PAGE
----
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Persona 4 Arena
Score: 87%
ESRB: Teen
Publisher: Atlus
Developer: Arc System Works
Media: Blu-ray/1
Players: 1 - 2
Genre: Fighting

Graphics & Sound:
I had my doubts about Persona 4 Arena. I have faith in Atlus and Arc System Works, but Iíve seen way too many games unsuccessfully cross genres. Thankfully, the collaboration is a success. Atlus was able to focus on what it does well, and Arc System Works was allowed to do the same. The two donít completely mesh in every area, but the end result is something both fans of the series and hardened fighting genre fans can enjoy.

Presentation is bright, bold and a heck of a lot of fun to watch and hear! It is a perfect combination of the Persona series art design and Arc System Works high-end, 2D magic. Arenas are packed with little touches for fans, yet never so packed that they distract from the action. All sprites are hand-drawn and animated down to the last detail, resulting in incredibly fluid battles, especially when the Personas Ė the characterís demonic helpers Ė burst to life during certain moves. Itís incredibly cool.

When a fight really kicks into gear, it becomes a brutal light show. The soundtrack helps enhance the feeling even more. Audio has always been a high point for the series, and Persona 4 Arena does just about everything it can to boost the series' reputation even further. The game also sees the return of most of Persona 4ís voice cast, which is great considering the amount of dialogue featured in Story Mode.

Story Mode serves as an official sequel to Persona 4 and is pure fan service. It is two months later. The investigation team is gearing up for a relaxing reunion. They soon discover Rise is missing, only to appear as co-host on the "Midnight Channel," which is back on the air and advertising a fighting tournament featuring members of the team. The occurrence is enough to send the group back into the TV. Separated, the group must fight each other Ė and a handful of characters from Persona 3 -- if they want to figure out whatís really going on.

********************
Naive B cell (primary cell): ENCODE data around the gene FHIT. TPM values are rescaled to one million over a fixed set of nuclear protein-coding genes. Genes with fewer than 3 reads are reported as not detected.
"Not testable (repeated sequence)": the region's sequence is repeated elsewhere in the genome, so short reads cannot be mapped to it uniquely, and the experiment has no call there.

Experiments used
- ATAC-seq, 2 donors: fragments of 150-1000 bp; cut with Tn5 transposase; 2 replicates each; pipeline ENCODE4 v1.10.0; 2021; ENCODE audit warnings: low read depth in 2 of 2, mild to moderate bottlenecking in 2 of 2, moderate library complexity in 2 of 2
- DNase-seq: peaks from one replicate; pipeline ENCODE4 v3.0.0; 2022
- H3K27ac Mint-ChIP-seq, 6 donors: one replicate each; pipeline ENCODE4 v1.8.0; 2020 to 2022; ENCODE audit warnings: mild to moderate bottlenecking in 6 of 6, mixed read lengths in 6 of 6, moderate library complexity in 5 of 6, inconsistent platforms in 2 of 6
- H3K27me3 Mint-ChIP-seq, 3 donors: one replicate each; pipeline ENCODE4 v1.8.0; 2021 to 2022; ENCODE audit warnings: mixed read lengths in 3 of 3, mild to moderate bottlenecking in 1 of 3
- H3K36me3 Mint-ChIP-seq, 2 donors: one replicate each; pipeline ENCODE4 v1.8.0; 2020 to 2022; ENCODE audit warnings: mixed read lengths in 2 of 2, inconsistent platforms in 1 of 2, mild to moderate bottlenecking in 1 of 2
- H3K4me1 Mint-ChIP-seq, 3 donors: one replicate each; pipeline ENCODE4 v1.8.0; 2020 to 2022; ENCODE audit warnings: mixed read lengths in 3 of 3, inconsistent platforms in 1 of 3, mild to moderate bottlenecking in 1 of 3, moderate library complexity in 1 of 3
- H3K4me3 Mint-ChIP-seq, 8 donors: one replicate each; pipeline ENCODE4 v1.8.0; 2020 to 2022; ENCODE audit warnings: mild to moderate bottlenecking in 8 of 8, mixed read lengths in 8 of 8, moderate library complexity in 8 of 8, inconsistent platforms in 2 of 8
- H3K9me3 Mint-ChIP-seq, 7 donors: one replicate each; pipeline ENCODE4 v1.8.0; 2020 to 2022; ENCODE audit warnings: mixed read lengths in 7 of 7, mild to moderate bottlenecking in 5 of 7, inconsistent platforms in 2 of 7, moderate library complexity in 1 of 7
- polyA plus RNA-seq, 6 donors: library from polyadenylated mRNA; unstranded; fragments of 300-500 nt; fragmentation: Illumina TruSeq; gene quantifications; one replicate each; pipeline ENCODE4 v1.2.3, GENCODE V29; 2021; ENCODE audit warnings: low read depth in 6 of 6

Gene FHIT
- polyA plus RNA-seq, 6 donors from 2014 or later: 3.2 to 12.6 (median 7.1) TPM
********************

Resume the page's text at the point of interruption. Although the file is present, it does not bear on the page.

Events unfold via a visual novel; characters talk and you click through, making a few minor dialogue choices along the way. Each character has a narrative arc, all of which tie together to help solve the gameís bigger mystery. If youíre already invested in the characters/ story, it is great, but it isnít something hardcore fight fans will want to endure. Story Mode pushes long, multi-minute (usually cracking double digits) dialogue scenes on players, every once in a while tossing in a one-round battle that is usually over in a couple of minutes. Of the first forty or so minutes of the game, probably five were spent actually fighting. Again -- great if youíre a fan; if not, it is a major drag.

Genre enthusiasts will spend more time in Persona 4 Arenaís more "traditional modes." Thereís an Arcade Mode that distills the story into more manageable bites, pushing the core-fighting mechanic to the forefront. Versus offers no-frills, one-on-one fights. Online fights are also available, complete with a neat replay function so you review fights either to brag, or improve your skills.